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This article by Richard J. Skelly was prepared for the August 25, 2004 issue of U.S. 1 Newspaper. All rights reserved.
New Sounds at Folk Festival
Without realizing it, Lower Manhattan’s Ollabelle may have struck a chord with the 20-somethings. Or even 30 and 40-somethings who have not yet heard these great, classic tunes rendered in a simple fashion. The tunes on Ollabelle’s debut for DMZ/Columbia Records include old spirituals, blues, and traditional folk songs like "Before This Time," "Soul of a Man," and "Jesus On The Mainline." Even the band’s three original tunes on its self-titled debut for DMZ/Columbia sound like they were written ages ago.
Ollabelle performs at the 43rd Annual Philadelphia Folk Festival on Friday, Saturday, and Sunday August 27 through 29, at Old Pool Farm, Schwenksville, Pennsylvania.
"We all sort of come from different backgrounds in this band," explains Ollabelle singer Fiona McBain, 33, who shares vocals with Amy Helm, the daughter of legendary drummer and multi-instrumentalist from the Band, Levon Helm. Ollabelle, named for bluegrass singer Ola Belle Reed, also includes drummer Tony Leone, bassist Byron Isaacs, keyboardist Glenn Patscha and guitarist Jimi Zhivago. All members of the group are good singers, McBain argues, "so you’ll be hearing more singing from the rest of this band on our next album."
McBain, Helm, and the rest of Ollabelle perform on Saturday afternoon. This year’s lineup touches almost all the musical bases: a touch of blues with Chris Smither and Taj Mahal, contemporary singer-songwriters like John Prine and Kris Kirstofferson, the traditional country and blues of Cindy Cashdollar, Celtic music from Natalie MacMaster, ethnic music from Sones de Mexico and Brave Combo, and the rockabilly and roots rock of Bill Kirchen and his trio, Too Much Fun.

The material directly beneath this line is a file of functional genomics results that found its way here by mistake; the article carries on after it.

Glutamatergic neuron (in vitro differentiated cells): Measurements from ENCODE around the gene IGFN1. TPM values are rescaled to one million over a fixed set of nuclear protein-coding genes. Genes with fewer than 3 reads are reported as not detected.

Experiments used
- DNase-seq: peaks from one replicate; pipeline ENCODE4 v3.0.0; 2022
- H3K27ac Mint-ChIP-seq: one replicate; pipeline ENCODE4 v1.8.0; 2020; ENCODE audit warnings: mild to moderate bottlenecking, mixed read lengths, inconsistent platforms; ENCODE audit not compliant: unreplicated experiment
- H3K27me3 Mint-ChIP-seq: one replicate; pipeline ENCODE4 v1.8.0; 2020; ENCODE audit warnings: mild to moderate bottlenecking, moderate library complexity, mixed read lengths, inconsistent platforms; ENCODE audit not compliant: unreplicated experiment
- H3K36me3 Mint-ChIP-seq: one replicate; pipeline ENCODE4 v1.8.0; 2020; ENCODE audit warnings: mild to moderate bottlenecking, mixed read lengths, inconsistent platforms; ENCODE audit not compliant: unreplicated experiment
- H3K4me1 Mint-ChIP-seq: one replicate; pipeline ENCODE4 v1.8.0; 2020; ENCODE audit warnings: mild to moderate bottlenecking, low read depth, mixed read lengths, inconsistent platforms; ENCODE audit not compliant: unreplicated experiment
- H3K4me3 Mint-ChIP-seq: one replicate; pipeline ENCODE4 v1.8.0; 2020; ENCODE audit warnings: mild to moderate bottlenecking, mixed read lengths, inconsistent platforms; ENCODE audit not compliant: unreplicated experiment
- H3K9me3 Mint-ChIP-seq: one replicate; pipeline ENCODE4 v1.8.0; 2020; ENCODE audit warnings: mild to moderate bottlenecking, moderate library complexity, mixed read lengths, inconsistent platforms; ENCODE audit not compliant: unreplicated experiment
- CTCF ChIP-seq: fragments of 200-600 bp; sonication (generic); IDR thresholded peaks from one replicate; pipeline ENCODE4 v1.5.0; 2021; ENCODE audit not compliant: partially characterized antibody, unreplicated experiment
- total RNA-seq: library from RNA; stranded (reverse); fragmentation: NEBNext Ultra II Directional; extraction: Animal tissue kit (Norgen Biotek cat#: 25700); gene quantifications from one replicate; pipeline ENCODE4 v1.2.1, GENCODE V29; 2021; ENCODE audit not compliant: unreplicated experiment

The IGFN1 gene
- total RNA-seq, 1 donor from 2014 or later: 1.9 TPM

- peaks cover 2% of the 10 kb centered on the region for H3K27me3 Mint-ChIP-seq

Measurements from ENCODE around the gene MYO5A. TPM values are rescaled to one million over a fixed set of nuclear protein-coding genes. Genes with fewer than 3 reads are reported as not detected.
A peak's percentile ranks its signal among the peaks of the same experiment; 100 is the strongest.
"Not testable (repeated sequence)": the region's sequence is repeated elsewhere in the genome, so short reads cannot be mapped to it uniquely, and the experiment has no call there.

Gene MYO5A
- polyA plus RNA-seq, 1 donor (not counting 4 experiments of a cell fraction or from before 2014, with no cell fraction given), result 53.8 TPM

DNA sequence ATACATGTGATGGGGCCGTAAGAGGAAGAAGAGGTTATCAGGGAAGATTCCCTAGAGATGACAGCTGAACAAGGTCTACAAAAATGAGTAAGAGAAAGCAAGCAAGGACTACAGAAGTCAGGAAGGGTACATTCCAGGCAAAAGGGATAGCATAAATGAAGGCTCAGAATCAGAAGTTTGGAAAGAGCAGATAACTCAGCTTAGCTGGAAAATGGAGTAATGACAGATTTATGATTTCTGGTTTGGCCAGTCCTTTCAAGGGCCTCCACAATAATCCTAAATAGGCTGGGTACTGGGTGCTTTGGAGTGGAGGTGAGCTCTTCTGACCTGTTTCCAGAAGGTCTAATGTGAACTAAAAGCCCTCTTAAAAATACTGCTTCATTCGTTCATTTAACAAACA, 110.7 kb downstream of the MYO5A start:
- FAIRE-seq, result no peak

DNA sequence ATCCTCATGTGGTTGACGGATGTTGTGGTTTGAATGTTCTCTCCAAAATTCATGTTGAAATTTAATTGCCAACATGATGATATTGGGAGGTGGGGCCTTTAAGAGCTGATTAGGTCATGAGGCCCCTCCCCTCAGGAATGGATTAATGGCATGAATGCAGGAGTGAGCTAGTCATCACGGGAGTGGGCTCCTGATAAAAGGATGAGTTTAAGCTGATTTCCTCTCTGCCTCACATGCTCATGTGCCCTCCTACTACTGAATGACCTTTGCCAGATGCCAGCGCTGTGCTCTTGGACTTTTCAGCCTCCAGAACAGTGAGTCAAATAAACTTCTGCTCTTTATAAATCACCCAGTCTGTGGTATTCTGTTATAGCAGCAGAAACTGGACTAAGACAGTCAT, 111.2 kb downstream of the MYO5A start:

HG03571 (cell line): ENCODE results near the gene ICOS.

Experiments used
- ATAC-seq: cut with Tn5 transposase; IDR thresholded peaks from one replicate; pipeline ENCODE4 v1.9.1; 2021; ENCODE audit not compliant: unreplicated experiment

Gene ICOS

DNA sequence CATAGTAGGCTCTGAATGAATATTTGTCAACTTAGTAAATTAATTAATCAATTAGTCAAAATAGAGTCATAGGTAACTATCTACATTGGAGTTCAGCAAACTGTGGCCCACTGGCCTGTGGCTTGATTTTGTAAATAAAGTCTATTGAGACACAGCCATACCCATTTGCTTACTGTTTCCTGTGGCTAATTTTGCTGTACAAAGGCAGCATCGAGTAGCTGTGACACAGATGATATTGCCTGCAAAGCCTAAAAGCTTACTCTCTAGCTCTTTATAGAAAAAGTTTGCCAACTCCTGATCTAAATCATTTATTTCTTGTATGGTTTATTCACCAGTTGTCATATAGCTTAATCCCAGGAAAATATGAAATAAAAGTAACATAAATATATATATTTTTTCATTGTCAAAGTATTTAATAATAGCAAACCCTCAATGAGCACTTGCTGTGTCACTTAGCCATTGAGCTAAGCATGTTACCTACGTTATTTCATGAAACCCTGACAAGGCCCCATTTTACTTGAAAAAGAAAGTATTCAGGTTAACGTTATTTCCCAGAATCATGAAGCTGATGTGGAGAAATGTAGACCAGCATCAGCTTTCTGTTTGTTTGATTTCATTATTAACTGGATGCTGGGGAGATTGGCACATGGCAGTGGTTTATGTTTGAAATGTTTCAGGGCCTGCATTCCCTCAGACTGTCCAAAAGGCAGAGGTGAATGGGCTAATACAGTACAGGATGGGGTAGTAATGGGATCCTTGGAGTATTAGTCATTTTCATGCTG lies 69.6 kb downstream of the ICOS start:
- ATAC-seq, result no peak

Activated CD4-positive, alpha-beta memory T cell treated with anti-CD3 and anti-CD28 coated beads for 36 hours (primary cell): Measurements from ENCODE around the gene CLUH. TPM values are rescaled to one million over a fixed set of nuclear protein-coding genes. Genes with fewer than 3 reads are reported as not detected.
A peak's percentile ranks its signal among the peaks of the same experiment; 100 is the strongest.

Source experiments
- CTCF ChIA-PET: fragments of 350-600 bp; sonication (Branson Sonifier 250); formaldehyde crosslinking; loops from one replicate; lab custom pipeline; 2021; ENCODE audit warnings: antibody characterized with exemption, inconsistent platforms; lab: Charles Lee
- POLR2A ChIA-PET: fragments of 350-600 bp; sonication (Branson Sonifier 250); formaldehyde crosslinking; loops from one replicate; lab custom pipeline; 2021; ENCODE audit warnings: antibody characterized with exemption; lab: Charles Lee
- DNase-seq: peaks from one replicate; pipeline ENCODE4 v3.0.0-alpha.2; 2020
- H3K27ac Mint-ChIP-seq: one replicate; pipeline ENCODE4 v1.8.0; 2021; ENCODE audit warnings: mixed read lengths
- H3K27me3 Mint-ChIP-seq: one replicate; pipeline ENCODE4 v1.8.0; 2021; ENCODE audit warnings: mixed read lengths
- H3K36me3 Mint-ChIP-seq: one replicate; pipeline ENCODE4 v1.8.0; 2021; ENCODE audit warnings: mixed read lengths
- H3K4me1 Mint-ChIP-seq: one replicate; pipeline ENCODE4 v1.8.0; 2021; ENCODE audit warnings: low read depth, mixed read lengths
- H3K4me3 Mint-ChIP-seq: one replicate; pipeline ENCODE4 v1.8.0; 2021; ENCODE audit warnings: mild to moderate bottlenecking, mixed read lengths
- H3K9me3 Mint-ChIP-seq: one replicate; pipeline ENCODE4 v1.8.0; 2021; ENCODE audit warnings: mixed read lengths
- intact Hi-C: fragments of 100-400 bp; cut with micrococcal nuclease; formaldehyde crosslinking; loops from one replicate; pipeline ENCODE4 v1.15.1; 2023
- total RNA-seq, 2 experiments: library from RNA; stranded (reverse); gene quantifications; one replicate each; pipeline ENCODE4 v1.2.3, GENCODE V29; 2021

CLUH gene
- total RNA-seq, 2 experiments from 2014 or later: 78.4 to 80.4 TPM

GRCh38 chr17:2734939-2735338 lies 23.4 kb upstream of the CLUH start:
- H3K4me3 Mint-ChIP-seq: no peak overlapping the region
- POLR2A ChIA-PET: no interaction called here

McBain’s background includes spending her first 27 years in Sydney, Australia, singing jazz standards there when she was in her early 20s. She came to New York City in 1998. "I sang jazz for a while in Sydney, standards and that stuff, and my parents were jazz fanatics, so I enjoyed listening to Ella Fitzgerald and Billie Holiday growing up," McBain says. "I came to the U.S. at first for fun, but I also wanted to become immersed in American blues and folk music."
Ollabelle has the potential to turn a whole new generation on to the simple-yet-complex beauty of the blues and gospel music. When told this, McBain says simply, "this is the stuff we love, and we’re certainly not doing what hasn’t been done before. That’s why on our record, we list the versions of these old songs that inspired us, like Blind Willie Johnson’s version of ‘Soul of a Man.’ That way, it can be a point of reference for people, so they can go back themselves and hear the older versions of these tunes."
Ollabelle got started two years ago in an informal Sunday night jam session at 9-C, a bar on Avenue C and 9th Street. The group’s members all had other groups and projects they were committed to. But generally, they were free on Sunday nights.
"Everyone was bringing in tunes they wanted to sing, but we’d all been in bands where you couldn’t necessarily sing them," explains Amy Helm, who until recently was singing with her father in his blues group, Levon Helm and the Barnburners. "Fiona was bringing in Carter Family tunes and I was bringing in songs by Mavis Staples," Helm recalls.